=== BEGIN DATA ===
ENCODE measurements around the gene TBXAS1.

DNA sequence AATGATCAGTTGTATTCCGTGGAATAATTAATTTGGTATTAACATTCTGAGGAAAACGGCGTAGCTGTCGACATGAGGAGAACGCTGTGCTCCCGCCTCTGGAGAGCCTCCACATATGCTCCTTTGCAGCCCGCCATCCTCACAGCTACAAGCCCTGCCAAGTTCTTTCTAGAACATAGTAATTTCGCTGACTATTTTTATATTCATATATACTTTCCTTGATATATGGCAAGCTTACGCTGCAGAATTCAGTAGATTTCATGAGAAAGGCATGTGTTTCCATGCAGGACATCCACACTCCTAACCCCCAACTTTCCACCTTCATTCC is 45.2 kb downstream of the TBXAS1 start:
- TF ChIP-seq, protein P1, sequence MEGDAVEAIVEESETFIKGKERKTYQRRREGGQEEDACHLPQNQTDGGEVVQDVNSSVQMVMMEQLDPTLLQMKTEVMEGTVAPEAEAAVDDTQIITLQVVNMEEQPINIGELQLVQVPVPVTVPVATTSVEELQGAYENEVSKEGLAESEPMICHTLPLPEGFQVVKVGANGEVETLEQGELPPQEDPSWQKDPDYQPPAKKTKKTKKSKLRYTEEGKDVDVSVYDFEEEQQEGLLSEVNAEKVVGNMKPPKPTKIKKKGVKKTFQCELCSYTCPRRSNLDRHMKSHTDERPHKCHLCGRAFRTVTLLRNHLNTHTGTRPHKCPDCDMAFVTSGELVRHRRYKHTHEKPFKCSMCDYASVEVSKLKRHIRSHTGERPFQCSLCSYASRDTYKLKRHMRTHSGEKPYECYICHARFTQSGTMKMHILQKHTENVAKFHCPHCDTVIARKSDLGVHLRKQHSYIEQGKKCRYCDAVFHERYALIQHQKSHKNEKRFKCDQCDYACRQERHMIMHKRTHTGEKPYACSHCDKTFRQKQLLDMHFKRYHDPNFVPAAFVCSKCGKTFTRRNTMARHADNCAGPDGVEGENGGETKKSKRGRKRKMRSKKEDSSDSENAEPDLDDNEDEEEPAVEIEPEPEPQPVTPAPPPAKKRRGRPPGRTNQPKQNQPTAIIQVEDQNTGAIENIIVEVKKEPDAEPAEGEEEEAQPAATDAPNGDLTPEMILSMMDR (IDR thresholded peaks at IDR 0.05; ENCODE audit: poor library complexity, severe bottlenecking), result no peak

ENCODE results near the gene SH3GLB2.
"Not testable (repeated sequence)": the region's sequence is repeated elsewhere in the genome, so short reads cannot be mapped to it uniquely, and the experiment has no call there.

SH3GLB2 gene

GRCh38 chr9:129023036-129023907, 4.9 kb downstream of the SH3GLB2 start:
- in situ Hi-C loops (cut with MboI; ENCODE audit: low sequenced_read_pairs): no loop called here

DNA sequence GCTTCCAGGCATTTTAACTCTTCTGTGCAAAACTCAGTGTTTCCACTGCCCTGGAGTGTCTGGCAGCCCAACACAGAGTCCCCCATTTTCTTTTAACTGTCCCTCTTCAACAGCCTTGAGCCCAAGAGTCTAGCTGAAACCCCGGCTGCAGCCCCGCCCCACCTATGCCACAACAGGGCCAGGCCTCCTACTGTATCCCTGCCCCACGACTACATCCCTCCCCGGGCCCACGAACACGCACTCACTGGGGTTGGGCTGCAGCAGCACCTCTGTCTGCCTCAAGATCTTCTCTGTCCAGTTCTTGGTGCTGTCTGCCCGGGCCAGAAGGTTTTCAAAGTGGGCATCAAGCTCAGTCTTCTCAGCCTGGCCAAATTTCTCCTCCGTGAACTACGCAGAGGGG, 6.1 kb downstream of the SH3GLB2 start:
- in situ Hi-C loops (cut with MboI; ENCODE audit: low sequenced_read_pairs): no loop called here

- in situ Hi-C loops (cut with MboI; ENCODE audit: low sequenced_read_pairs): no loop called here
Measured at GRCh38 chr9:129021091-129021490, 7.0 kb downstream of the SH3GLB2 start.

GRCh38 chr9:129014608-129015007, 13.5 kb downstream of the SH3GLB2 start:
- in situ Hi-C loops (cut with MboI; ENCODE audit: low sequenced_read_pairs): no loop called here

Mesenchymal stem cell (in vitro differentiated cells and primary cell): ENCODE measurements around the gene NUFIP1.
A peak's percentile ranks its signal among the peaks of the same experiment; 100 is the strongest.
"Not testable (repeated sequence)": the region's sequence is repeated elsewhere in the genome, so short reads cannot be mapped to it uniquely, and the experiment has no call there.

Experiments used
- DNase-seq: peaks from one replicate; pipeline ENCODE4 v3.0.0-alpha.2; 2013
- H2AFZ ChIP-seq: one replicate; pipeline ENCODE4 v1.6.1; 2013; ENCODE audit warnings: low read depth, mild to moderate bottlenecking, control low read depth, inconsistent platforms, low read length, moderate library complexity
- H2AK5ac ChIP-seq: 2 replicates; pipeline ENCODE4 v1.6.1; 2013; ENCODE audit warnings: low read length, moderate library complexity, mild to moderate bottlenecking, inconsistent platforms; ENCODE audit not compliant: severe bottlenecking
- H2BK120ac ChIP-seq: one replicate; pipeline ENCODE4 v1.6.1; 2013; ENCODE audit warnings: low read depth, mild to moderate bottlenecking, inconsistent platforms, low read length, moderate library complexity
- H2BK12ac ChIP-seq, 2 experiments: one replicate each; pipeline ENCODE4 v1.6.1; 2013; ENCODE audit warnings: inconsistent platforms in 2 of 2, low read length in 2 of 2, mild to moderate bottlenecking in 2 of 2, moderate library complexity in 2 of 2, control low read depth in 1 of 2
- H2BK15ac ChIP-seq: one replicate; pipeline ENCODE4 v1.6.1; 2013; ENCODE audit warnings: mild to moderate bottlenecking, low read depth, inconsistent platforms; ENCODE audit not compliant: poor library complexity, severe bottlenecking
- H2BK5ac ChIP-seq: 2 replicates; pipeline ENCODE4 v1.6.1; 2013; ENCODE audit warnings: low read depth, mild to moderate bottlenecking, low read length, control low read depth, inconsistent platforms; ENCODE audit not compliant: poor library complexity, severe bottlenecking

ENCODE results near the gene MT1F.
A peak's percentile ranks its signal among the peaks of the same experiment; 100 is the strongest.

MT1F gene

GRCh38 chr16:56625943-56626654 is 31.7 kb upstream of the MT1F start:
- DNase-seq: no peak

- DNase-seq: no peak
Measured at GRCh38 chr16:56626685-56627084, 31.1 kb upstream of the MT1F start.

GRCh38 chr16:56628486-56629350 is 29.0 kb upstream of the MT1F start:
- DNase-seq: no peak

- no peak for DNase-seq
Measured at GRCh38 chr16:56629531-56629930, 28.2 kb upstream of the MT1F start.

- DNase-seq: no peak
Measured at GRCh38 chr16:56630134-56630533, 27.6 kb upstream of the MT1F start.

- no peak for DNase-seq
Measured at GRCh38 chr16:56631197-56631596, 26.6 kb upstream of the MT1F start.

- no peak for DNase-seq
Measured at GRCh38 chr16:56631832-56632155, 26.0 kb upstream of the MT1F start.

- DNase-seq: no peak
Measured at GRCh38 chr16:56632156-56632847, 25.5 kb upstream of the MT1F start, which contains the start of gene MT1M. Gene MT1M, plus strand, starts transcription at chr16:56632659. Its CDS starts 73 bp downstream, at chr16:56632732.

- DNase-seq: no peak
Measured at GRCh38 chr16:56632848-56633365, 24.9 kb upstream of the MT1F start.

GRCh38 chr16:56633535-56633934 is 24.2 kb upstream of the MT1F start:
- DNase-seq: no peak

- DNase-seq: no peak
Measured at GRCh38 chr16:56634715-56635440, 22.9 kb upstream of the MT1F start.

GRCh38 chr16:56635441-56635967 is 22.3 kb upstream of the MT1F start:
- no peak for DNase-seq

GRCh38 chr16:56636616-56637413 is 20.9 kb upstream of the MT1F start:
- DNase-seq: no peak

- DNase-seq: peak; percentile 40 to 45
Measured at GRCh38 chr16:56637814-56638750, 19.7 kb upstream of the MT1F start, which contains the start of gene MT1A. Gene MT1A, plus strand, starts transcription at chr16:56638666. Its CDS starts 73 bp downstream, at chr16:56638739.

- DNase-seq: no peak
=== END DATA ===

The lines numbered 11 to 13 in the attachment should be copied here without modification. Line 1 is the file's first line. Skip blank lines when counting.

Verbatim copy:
- in situ Hi-C loops (cut with MboI; ENCODE audit: low sequenced_read_pairs): no loop called here
Measured at GRCh38 chr9:129021091-129021490, 7.0 kb downstream of the SH3GLB2 start.

GRCh38 chr9:129014608-129015007, 13.5 kb downstream of the SH3GLB2 start: